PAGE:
User’s consent screen looks like below.
Scope can vary. Modify as scope, as shown here is sufficient to call all the three APIs (get, list and insert) that we need for our application. However, instead of asking for all the authorization upfront, scope should be increased incrementally.
If all is well, we will get an authorization code. However, to make any API call, we need access token. So now we have to exchange this code for a token.
We make an HttpWebRequest POST using
- Token endpoint: https://www.googleapis.com/oauth2/v4/token
- Code: as found earlier
- Client ID: credential as explained earlier
- Client secret: credential as explained earlier
All Gmail API endpoints are https, meaning all API calls have to be made using encrypted SSL/TLS channel. In .NET, we can easily use HttpWebRequest class. However, in other languages, if such a library is not available, we might use GnuTLS, OpenSSL etc. to create a TLS/SSL channel to enable us making https calls.
Make API call using access token
Now we can make Gmail API call, using the token in an authorization header.
Refresh Access Token
Access token has limited lifetime. We might require refreshing the access token, if necessary.
Getting emails from Gmail
To read emails, we will use list and get APIs, using the access token that we already received.
For list API call, we are making an HttpWebRequest GET request with endpoint: https://www.googleapis.com/gmail/v1/users/userId/messages.
Parameter userId is the gmail id. Optional query parameter q can be used, to specify after and before date to filter data. It should be mentioned that there is a max limit (I found it to be 500) as to how many emails (essentially, emaid id and thread id combination) we can read. We are content with as many results as found in the first call. No attempt is made to make further calls to read more emails.
For each listed email found in the above call we are now calling the get API using GET https://www.googleapis.com/gmail/v1/users/userId/messages/id.
Parameter userId is gmail id and id is the email id that is found from the previous call. Optional query parameter, format is used with value set to full. For each email, we are retrieving the subject and labels. If the input has a time component, then at this stage, we can further filter based on it, using internalDate property of the Users.Message resource.
Encrypt with Rijndael
For encryption, Rijndael is used. Password and salt are taken as input. A 256 bit AES key is generated. We are using RijndaelManaged with default 128 bit block size; hence, it is AES compatible. Since this is symmetric key, the same key is used for both encryption and decryption. And the same key is used for all the emails.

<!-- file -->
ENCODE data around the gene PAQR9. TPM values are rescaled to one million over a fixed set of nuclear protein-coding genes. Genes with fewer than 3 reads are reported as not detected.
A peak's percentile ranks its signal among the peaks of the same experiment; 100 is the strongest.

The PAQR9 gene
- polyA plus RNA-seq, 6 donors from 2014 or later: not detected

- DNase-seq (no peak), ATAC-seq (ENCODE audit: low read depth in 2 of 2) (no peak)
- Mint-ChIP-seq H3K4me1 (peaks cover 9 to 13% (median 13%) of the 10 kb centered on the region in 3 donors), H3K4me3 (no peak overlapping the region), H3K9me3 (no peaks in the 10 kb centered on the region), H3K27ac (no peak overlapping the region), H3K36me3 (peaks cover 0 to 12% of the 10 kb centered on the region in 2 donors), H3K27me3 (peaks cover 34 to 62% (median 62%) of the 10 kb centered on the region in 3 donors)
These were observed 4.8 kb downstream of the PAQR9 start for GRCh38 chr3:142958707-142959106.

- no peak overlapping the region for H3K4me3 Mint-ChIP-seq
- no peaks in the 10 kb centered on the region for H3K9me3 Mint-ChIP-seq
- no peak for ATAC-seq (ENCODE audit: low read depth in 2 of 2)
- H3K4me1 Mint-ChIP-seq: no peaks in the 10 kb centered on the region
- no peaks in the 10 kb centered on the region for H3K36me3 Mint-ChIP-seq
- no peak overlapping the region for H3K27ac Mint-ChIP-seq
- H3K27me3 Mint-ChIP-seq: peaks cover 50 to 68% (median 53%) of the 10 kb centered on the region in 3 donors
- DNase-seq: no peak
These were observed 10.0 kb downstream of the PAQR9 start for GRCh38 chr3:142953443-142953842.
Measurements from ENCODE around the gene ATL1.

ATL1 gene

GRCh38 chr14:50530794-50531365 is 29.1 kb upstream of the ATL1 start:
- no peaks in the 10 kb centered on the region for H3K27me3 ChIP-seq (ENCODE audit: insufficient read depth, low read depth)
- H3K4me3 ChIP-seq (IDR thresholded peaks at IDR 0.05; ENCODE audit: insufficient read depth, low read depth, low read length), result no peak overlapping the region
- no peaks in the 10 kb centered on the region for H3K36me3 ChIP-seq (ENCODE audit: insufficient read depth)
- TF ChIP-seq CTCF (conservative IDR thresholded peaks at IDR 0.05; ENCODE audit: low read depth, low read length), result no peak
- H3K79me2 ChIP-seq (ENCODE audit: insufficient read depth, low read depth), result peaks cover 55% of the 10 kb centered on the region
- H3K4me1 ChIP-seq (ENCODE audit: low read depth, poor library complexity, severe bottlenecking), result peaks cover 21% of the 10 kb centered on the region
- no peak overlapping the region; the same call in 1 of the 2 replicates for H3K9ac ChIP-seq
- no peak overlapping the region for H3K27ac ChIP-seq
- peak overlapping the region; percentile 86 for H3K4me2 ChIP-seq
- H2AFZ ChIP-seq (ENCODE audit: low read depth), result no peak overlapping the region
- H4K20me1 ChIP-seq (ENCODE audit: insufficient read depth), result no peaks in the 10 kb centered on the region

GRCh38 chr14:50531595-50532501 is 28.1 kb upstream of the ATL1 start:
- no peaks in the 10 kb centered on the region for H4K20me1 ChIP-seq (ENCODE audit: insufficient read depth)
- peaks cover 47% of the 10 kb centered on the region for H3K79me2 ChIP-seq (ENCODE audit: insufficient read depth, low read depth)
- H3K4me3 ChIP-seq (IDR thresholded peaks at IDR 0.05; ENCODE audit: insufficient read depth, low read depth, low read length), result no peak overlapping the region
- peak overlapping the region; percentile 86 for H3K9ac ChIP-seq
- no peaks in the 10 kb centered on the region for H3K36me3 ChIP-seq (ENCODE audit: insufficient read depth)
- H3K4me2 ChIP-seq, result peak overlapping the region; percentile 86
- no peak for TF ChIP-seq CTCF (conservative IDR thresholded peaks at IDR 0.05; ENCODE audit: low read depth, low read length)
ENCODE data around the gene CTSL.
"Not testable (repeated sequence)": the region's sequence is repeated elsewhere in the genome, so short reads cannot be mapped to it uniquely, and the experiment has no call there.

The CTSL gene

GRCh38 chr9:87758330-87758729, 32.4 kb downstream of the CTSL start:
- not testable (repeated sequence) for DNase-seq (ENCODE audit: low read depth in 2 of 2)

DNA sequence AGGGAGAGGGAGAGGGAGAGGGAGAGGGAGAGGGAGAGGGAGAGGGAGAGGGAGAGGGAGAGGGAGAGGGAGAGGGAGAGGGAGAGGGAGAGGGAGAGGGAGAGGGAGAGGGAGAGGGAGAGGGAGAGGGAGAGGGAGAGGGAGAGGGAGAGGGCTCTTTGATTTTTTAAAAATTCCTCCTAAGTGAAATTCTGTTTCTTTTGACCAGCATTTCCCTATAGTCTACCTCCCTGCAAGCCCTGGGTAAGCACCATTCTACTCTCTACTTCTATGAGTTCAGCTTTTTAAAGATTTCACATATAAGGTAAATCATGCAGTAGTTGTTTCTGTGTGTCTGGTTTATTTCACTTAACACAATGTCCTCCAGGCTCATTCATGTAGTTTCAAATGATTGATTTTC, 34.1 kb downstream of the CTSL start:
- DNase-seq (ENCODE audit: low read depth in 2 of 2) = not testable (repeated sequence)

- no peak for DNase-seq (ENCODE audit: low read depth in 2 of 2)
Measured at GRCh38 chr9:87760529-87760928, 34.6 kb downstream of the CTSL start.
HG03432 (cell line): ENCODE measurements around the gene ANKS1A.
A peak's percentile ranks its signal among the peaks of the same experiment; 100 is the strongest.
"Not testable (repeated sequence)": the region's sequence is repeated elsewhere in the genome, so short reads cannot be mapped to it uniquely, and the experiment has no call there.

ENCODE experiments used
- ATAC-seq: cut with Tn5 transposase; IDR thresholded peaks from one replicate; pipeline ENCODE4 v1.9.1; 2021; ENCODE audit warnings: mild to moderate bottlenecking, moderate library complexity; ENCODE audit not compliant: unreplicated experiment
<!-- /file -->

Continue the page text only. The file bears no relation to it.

get with format raw
For each email, we are making another call to get API, this time with format set to raw. Here we are duplicating the read API call. However, this way, we can directly get the raw property of Message resource, necessary to make insert API call. We don’t need to construct the raw property on our own.
At first, we are decoding the raw as found above. Then we are searching for the subject (that, we collected earlier, using get API with format full) in that. Starting from first character of the subject, we are encrypting the rest of raw. That will encrypt subject and body parts, along with some more data.
Regarding encryption, we could do that for the whole of raw or only for parts like subject, body and so on. As mentioned above, for simplicity, we have encrypted everything starting from subject. We have also written functions and tested that we can correctly decrypt the encrypted data.
While inserting the email into gmail folder, it would have been better if we could somehow indicate that the email is encrypted. That way, we could stop encrypting an email more than once, or identify that a certain email is in encrypted form.
So, in short, data in field raw of the Message resource is decoded, converted to a string and then encryption is applied on the plain text. It is then reverted back to base64url encoded form for insert.
Insert emails back
The encoded raw along with labelIds collected earlier is now used to make an insert API call using POST https://www.googleapis.com/gmail/v1/users/userId/messages.
Once again, userId is the gmail id. Only raw and labelIds are used (in the request body), the latter (labelIds) is to make sure that the inserted email ends up in the same folder. Thread Id parameter could be used easily, however, chose not to include.
We have not used the upload URI. This is because we have only dealt with metadata and not (email) attachments, once again for simplicity.
When the application runs, it asks user to press a key. Once the key is pressed, it starts working in asynchronous mode. Pressing a key further would stop it.
The application first opens Google server in browser for user to authenticate/authorize. Once that is done, it prints out how many emails it is going to read/encrypt/insert, based on the input parameters. It might take a while before it starts printing a line for each of the inserted emails.
This is how it looks in the Gmail folder.
GMail API client libraries could be good starting point for writing such an application.
GitHub: GMail API
Let us start by HTTP
When we are browsing internet by typing a web address (URL/Server address) in a browser (client) starting with http we are using HTTP protocol. It functions as a request-response protocol in a client server model. That means client (say, browser) sends a request and server sends back a response. Note that browser is just one type of client. And a client is not necessarily has to be a browser.
HTTP is built over TCP
HTTP protocol is implemented at the top of a reliable transport layer protocol, mostly TCP.